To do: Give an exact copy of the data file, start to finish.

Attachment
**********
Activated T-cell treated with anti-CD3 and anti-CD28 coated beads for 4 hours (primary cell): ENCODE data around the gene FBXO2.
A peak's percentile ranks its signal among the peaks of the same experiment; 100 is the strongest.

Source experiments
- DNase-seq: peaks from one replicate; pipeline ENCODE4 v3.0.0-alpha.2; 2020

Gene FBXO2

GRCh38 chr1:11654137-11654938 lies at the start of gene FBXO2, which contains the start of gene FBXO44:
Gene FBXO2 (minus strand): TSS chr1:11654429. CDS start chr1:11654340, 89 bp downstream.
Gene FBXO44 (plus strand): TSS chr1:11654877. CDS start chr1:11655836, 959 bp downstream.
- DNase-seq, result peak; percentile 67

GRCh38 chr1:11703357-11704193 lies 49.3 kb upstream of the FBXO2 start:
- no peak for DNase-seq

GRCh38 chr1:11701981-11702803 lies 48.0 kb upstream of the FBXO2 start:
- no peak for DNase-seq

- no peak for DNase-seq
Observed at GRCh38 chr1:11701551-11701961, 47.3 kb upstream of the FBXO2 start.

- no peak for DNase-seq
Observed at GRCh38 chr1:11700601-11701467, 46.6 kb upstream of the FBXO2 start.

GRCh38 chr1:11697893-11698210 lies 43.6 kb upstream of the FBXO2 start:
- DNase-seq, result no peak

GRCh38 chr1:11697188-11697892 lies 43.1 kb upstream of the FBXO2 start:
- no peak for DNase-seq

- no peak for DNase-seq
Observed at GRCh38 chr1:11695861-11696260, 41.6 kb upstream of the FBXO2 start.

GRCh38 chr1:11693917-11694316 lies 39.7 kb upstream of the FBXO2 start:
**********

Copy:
Activated T-cell treated with anti-CD3 and anti-CD28 coated beads for 4 hours (primary cell): ENCODE data around the gene FBXO2.
A peak's percentile ranks its signal among the peaks of the same experiment; 100 is the strongest.

Source experiments
- DNase-seq: peaks from one replicate; pipeline ENCODE4 v3.0.0-alpha.2; 2020

Gene FBXO2

GRCh38 chr1:11654137-11654938 lies at the start of gene FBXO2, which contains the start of gene FBXO44:
Gene FBXO2 (minus strand): TSS chr1:11654429. CDS start chr1:11654340, 89 bp downstream.
Gene FBXO44 (plus strand): TSS chr1:11654877. CDS start chr1:11655836, 959 bp downstream.
- DNase-seq, result peak; percentile 67

GRCh38 chr1:11703357-11704193 lies 49.3 kb upstream of the FBXO2 start:
- no peak for DNase-seq

GRCh38 chr1:11701981-11702803 lies 48.0 kb upstream of the FBXO2 start:
- no peak for DNase-seq

- no peak for DNase-seq
Observed at GRCh38 chr1:11701551-11701961, 47.3 kb upstream of the FBXO2 start.

- no peak for DNase-seq
Observed at GRCh38 chr1:11700601-11701467, 46.6 kb upstream of the FBXO2 start.

GRCh38 chr1:11697893-11698210 lies 43.6 kb upstream of the FBXO2 start:
- DNase-seq, result no peak

GRCh38 chr1:11697188-11697892 lies 43.1 kb upstream of the FBXO2 start:
- no peak for DNase-seq

- no peak for DNase-seq
Observed at GRCh38 chr1:11695861-11696260, 41.6 kb upstream of the FBXO2 start.

GRCh38 chr1:11693917-11694316 lies 39.7 kb upstream of the FBXO2 start: